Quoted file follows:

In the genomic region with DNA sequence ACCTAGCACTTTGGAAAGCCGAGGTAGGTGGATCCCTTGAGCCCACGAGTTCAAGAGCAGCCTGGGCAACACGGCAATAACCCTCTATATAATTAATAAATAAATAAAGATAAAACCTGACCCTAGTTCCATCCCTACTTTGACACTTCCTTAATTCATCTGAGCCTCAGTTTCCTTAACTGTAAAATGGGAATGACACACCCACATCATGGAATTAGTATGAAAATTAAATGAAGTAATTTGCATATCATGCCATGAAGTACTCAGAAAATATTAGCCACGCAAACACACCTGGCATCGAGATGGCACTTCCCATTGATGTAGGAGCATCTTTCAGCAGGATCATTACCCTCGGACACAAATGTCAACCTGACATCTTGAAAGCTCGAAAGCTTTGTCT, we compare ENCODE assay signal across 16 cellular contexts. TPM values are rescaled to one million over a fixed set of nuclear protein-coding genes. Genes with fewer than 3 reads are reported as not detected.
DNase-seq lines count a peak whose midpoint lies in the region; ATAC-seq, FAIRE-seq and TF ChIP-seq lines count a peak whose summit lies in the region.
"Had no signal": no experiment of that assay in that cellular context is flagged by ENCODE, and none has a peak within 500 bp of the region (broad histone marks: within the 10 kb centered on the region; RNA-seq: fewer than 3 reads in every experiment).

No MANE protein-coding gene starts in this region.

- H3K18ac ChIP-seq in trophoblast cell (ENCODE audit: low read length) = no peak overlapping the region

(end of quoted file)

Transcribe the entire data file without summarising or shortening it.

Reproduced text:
In the genomic region with DNA sequence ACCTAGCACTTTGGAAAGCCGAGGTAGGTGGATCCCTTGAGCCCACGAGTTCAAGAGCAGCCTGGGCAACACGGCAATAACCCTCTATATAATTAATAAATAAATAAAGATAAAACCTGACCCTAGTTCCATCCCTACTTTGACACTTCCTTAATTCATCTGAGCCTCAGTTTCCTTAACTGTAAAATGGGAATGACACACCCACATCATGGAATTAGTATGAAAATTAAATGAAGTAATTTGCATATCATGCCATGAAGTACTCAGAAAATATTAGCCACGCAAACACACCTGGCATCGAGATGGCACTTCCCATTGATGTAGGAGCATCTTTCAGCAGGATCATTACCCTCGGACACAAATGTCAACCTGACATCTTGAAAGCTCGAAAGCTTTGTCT, we compare ENCODE assay signal across 16 cellular contexts. TPM values are rescaled to one million over a fixed set of nuclear protein-coding genes. Genes with fewer than 3 reads are reported as not detected.
DNase-seq lines count a peak whose midpoint lies in the region; ATAC-seq, FAIRE-seq and TF ChIP-seq lines count a peak whose summit lies in the region.
"Had no signal": no experiment of that assay in that cellular context is flagged by ENCODE, and none has a peak within 500 bp of the region (broad histone marks: within the 10 kb centered on the region; RNA-seq: fewer than 3 reads in every experiment).

No MANE protein-coding gene starts in this region.

- H3K18ac ChIP-seq in trophoblast cell (ENCODE audit: low read length) = no peak overlapping the region